Computer Security Fake Ransomware Decryptor Encrypts Victim Files

Fake Ransomware Decryptor Encrypts Victim Files

fake decryptorA fake decryptor, allegedly aimed at the STOP Djvu Ransomware is making the rounds on the internet, distributed through lures of free decryption for desperate people. People get infected with another ransomware that makes things even more complicated instead of having their files decrypted.

The STOP Djvu ransomware has been very prolific, with more infections than Maze, REvil, Netwalker, and DoppelPaymer. While the others were getting more media spotlight time due to their high profile victims, STOP has been infecting more people than all of them together.

This Week in Malware Ep 10: STOP & Zorab Ransomware Exploits Victims w/Fake Decryptor

With more than 600 submissions to the ID-Ransomware identification service, the STOP ransomware is one of the most widely distributed ransomware threats in 2019. Emsisoft released a decryptor for older variants of the STOP Djvu ransomware, but its new encryptions have so far been unbeaten by security companies.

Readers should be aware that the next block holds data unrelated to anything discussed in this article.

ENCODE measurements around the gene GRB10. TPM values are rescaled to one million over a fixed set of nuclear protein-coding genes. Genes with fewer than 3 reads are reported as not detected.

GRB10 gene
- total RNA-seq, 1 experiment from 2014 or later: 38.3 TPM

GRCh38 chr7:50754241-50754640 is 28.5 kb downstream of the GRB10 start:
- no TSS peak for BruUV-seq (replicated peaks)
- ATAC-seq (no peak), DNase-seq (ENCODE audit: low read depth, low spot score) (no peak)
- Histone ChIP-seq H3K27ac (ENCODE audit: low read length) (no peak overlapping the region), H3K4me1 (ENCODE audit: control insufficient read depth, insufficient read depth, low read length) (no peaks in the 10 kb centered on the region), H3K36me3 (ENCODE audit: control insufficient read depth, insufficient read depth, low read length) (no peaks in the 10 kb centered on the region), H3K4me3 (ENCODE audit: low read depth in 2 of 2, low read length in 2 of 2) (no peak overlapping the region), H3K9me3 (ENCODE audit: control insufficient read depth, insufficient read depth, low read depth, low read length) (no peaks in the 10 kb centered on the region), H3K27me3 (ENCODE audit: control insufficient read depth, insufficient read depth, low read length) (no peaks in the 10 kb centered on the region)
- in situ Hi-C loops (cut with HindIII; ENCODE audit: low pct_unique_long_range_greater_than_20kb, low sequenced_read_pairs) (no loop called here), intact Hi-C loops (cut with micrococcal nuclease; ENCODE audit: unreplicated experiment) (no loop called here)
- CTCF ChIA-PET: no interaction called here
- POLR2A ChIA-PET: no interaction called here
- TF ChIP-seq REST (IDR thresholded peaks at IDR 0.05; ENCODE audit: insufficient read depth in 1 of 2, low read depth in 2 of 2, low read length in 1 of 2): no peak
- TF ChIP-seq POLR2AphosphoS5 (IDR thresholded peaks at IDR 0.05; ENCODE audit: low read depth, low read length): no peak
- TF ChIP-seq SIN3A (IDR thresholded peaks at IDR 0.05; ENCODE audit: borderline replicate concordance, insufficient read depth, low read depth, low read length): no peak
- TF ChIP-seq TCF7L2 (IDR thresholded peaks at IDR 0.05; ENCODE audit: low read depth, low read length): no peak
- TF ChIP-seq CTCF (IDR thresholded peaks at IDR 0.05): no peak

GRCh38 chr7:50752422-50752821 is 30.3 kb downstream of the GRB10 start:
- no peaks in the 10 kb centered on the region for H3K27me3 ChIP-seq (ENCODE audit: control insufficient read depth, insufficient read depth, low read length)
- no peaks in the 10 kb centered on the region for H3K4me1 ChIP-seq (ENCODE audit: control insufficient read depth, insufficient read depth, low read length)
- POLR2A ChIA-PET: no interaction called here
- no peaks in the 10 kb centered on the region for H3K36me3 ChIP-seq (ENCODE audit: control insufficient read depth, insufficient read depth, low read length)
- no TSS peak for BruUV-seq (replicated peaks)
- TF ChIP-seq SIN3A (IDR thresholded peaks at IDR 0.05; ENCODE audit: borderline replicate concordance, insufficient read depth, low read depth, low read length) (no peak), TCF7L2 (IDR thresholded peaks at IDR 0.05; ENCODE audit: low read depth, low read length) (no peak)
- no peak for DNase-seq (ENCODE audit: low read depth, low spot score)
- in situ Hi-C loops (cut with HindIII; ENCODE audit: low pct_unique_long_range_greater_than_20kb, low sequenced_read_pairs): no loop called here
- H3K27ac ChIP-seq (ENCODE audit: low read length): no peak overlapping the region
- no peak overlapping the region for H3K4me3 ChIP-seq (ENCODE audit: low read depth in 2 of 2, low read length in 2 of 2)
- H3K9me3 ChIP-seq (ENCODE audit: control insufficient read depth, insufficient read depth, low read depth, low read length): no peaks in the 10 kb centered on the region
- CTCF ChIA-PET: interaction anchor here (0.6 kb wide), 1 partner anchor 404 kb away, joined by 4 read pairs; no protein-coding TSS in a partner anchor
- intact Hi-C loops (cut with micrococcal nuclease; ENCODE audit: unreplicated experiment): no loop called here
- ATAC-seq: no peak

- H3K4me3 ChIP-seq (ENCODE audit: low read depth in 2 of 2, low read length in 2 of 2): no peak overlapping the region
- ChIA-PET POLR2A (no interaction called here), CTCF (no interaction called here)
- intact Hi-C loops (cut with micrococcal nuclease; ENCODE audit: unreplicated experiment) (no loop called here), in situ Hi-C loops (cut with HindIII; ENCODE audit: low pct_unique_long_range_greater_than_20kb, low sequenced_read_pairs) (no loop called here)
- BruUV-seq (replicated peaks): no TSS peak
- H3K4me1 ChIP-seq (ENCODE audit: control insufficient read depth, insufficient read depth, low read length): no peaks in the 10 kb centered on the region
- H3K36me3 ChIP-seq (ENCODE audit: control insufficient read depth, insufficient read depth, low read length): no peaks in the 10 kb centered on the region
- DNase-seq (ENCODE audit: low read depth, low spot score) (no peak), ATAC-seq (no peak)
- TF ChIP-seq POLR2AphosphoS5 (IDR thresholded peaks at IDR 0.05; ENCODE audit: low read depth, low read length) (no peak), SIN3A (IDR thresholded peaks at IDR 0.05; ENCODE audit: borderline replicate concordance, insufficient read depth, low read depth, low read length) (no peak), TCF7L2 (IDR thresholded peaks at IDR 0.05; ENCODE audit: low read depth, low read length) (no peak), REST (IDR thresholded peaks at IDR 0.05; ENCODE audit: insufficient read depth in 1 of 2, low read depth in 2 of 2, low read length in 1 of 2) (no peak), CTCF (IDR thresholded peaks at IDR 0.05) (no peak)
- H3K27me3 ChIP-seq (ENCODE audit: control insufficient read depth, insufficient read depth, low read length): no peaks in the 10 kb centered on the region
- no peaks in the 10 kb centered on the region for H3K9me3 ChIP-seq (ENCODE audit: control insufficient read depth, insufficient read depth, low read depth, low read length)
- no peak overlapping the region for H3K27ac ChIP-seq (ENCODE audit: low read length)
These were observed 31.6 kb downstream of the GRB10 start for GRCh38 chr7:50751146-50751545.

The lack of focus on solving the problem has been mostly because the ransomware affects home users who infect their devices via adware bundles masquerading as software cracks. Many of the affected users are unable to pay a $500 ransom for a decryptor, and with double encryption of an already existing problem, it seems the threat actors behind this current trend are after causing maximum damage.

Zorab Ransomware Double Encrypts Data

A new ransomware called Zorab is making the rounds on the internet. The creators of the Zorab ransomware released a fake STOP Djvu decryptor that encrypts the victim's files even further, instead of decrypting them. When desperate users decide to use it and enter their personal information in the fake decryptor, clicking on 'Start Scan' gives them a nasty surprise. The program extracts the cab.exe executable and saves it to the %Temp% folder. Crab.exe is a ransomware called Zorab, one that encrypts data on the infected device. When the files undergo the process, they are appended with the .ZRB extension.

The ransomware may also create a ransom note called '—DECRYPT—ZORAB.txt.ZRB' in each affected folder with encrypted files present. The note has instructions within on contacting the ransomware operators and instructions regarding payment. The ransomware is currently undergoing analysis, so users are advised to avoid making any payments until their files can be recovered for free.